Gower Bibliography

Shakespeare as Medievalist: What it Means for Performing 'Pericles'.

Yeager, R.F. "Shakespeare as Medievalist: What it Means for Performing 'Pericles'." In Shakespeare and the Middle Ages: Essays on the Performance and Adaptation of the Plays with Medieval Sources or Settings. Ed. Driver, Martha W. and Ray, Sid. Jefferson, NC: McFarland, 2009, pp. 215-31.


As the reception history of Gower and his CA clearly shows, Jacobean England knew both the poet and his poem as representing values which were seen as those of an earlier age and quite distinctive from those of Protestant England. Whether through "Greenes Vision," Berthelette's black-letter edition of the CA, Chaucer's "Troilus and Criseyde," or Gower's tomb at St. Saviour's (Southwark's "theatrical parish"), Shakespeare's encounters with Gower were with the poet representing the moral authority of pre-Reformation, medieval England. Shakespeare's "Pericles," a re-conception of Gower's tale of Apollonius, foregrounds its source's medieval origins. In addition to the dumb show (a form "Shakespeare clearly connected . . . with the past"), Shakespeare highlights Gower's antiquity by embedding Latin within his English lines, clothing the poet in recognizably medieval garb, and placing the poet in the role of a presenter (a role associated with old-fashioned mystery and morality plays) who speaks in an antique register. These purposeful medievalisms provide a moral seriousness essential to understanding the play. And yet, it is these medieval elements that are quickly excised when "Pericles" has been staged in the past 150 years. Without them, however, the play loses its moral cohesion, giving us "sufficient reason to insist on the medieval presence when performing 'Pericles'." [CB. Copyright. The John Gower Society. JGN 28.2]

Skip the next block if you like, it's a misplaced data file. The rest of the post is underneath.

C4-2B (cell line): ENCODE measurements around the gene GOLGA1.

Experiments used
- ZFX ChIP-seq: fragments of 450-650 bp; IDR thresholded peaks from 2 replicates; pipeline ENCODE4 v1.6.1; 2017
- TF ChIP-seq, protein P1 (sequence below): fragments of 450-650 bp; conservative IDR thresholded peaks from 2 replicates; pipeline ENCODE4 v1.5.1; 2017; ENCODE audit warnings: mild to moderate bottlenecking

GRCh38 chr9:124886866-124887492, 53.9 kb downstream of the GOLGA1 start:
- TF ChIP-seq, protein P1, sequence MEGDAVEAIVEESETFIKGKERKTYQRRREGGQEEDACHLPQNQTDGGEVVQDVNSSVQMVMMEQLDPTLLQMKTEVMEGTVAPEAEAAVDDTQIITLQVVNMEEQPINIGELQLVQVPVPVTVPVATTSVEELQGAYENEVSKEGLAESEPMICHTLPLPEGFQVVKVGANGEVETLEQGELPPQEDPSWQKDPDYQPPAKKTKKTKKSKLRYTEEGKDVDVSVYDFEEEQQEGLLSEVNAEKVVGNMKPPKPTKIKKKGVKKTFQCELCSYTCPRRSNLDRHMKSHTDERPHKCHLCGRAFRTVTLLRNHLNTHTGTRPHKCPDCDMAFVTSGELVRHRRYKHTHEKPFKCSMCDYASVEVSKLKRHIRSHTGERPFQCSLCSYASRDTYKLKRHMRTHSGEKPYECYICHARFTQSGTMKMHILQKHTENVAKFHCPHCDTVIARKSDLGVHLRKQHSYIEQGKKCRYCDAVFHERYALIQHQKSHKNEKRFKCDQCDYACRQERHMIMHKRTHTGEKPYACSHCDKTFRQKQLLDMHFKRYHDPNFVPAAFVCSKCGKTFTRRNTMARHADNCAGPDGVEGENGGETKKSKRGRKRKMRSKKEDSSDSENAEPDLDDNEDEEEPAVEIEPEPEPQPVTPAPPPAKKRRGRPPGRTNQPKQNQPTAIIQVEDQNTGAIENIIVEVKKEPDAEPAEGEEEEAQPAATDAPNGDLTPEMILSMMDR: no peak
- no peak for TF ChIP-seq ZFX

Item Type:Book Section
Subjects:Confessio Amantis
Influence and Later Allusion

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